Designed by the team behind In With For at the The Australian Centre for Social Innovation, Family by Family is a mentoring program where a network of families helps other families to grow and change together. The In With For team aimed to address the problem that an increasing number of children were being taken out of their families and thrust into foster care while social services did not have the resources to keep up with the growing demand.
The In With For team spoke with and involved end users (the families) throughout the design process. What surfaced was that struggling families would benefit immensely from support and mentorship from other families who had been through similar rough times, who were now doing better and who could share their lived experiences. Family by Family matches whole families with whole families, shifts the roles of professionals from experts to coaches, increases resources as the program succeeds (and as there are more families to help other families) and focuses on thriving rather than simply surviving.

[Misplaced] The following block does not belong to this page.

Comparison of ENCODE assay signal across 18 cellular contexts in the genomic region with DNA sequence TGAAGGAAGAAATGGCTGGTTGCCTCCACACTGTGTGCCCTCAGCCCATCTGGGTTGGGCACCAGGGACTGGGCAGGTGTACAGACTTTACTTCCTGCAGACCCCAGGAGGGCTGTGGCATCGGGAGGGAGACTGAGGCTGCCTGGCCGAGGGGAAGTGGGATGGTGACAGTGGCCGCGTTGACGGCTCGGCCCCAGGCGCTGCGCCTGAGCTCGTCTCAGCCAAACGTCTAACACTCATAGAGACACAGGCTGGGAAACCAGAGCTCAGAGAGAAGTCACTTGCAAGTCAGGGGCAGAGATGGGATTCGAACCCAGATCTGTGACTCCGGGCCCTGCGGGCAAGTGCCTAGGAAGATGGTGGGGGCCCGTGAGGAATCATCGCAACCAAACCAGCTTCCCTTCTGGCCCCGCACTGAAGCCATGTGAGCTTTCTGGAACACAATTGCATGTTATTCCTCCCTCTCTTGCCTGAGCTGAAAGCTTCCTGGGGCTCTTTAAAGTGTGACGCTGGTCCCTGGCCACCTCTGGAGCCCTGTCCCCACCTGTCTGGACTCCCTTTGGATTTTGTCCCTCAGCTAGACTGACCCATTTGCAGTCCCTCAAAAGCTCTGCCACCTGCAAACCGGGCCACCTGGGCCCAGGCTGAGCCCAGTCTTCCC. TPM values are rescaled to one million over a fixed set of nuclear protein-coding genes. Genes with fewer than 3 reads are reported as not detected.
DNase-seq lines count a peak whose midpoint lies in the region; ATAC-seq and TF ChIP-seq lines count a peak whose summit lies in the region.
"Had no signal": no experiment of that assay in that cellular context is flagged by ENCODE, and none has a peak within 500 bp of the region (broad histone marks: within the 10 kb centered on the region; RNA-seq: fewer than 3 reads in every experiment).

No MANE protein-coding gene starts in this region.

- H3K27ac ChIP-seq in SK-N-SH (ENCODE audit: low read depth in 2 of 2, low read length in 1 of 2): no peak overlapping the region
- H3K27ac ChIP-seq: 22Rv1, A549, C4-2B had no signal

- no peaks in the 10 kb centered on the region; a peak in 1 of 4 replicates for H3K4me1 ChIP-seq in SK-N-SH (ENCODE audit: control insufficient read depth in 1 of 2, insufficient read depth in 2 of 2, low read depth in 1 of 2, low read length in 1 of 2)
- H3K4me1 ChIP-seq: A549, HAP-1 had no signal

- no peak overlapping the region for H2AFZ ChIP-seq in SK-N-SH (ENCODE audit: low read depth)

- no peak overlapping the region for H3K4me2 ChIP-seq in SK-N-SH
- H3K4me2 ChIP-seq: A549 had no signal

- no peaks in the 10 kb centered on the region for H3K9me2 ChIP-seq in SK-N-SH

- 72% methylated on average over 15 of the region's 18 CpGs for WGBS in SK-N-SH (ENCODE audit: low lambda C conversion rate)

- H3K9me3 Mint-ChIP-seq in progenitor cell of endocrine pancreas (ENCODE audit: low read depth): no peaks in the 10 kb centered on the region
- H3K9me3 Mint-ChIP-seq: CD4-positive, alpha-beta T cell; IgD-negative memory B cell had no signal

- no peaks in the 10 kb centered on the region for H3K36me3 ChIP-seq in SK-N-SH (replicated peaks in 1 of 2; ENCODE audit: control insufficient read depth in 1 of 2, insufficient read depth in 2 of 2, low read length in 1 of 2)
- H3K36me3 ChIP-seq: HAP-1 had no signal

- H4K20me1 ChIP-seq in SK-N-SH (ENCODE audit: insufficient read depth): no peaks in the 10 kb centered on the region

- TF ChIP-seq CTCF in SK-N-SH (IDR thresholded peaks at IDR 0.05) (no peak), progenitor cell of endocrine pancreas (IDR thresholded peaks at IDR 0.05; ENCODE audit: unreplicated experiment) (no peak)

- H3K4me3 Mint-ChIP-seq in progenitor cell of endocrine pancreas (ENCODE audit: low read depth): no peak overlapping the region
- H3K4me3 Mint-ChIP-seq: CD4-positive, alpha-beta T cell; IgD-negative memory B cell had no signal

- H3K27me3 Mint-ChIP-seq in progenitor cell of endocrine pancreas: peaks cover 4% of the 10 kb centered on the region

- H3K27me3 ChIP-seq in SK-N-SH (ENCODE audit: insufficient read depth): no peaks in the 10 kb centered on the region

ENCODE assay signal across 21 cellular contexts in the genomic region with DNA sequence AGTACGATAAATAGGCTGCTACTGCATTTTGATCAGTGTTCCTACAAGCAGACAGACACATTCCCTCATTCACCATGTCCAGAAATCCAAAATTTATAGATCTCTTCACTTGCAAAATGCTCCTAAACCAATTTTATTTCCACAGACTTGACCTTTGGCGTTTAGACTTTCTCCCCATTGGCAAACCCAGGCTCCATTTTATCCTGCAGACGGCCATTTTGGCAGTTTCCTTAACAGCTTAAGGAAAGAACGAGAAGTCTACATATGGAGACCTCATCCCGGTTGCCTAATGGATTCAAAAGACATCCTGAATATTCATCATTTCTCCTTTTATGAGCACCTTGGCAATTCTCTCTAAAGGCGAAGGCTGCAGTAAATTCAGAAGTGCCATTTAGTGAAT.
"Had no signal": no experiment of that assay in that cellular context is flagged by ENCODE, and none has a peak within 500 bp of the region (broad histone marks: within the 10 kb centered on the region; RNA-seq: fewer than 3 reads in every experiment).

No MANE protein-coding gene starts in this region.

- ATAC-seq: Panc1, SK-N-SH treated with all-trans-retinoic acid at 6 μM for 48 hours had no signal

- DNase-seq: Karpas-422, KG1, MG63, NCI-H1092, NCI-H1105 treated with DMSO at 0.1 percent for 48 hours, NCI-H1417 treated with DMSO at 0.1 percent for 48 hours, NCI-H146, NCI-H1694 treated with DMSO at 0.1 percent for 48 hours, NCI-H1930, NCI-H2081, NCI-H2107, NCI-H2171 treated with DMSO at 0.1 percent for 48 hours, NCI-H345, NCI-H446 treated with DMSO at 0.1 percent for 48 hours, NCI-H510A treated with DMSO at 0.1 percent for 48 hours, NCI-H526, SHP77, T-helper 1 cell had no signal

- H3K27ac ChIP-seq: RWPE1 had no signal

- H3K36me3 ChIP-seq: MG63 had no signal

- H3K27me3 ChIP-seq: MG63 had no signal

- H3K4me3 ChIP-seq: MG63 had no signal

What I find particularly exciting about this example is that it enables families to become self-reliant and empowered by their services, not at the mercy of them. Plus, it takes an asset-based approach (abundance thinking) that values and celebrates the skills, innate gifts and lived experiences that already exist within the members of the families. Through this example, service designers can see how progressing past co-design to include co-delivery can significantly accelerate the positive impact of a service solution.
Co-production is not a new approach; it is the way we did things before there were public services. Using co-production intentionally as an approach to designing public services has the power to help us transition to a world where communities spearhead the changes that are most relevant to their needs, with the support of government policy.
Are you wondering if your service involves co-production? Check it against nef’s list of six co-production principles.
Further co-production resources
Inspiring Co-Production Examples (mentioned in Lucie’s talk)